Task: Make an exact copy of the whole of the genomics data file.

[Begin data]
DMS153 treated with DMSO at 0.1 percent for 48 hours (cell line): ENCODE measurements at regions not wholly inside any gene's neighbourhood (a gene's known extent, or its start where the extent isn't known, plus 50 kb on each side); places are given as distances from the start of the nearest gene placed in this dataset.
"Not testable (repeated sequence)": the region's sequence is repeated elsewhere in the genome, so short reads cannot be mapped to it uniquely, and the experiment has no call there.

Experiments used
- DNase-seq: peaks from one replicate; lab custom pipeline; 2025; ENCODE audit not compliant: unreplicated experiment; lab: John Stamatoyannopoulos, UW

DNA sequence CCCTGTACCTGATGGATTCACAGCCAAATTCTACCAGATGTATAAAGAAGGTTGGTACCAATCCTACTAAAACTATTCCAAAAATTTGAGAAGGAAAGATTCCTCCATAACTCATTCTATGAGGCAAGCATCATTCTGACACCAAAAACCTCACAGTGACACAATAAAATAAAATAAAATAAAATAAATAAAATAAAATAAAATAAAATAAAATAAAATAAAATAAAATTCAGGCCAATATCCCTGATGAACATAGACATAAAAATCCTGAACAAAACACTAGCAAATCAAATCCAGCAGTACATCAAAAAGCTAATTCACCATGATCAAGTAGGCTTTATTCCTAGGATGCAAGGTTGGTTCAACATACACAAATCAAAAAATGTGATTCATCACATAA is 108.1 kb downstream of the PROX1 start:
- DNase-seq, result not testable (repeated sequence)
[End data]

DMS153 treated with DMSO at 0.1 percent for 48 hours (cell line): ENCODE measurements at regions not wholly inside any gene's neighbourhood (a gene's known extent, or its start where the extent isn't known, plus 50 kb on each side); places are given as distances from the start of the nearest gene placed in this dataset.
"Not testable (repeated sequence)": the region's sequence is repeated elsewhere in the genome, so short reads cannot be mapped to it uniquely, and the experiment has no call there.

Experiments used
- DNase-seq: peaks from one replicate; lab custom pipeline; 2025; ENCODE audit not compliant: unreplicated experiment; lab: John Stamatoyannopoulos, UW

DNA sequence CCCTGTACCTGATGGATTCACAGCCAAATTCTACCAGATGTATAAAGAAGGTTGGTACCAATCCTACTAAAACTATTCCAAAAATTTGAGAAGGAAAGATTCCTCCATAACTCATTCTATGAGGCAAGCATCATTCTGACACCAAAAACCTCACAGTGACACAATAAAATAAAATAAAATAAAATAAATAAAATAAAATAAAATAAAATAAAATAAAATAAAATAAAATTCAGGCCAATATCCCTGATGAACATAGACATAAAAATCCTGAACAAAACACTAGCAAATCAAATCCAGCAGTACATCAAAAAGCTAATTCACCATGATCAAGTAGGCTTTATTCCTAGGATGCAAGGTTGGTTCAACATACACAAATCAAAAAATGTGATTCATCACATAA is 108.1 kb downstream of the PROX1 start:
- DNase-seq, result not testable (repeated sequence)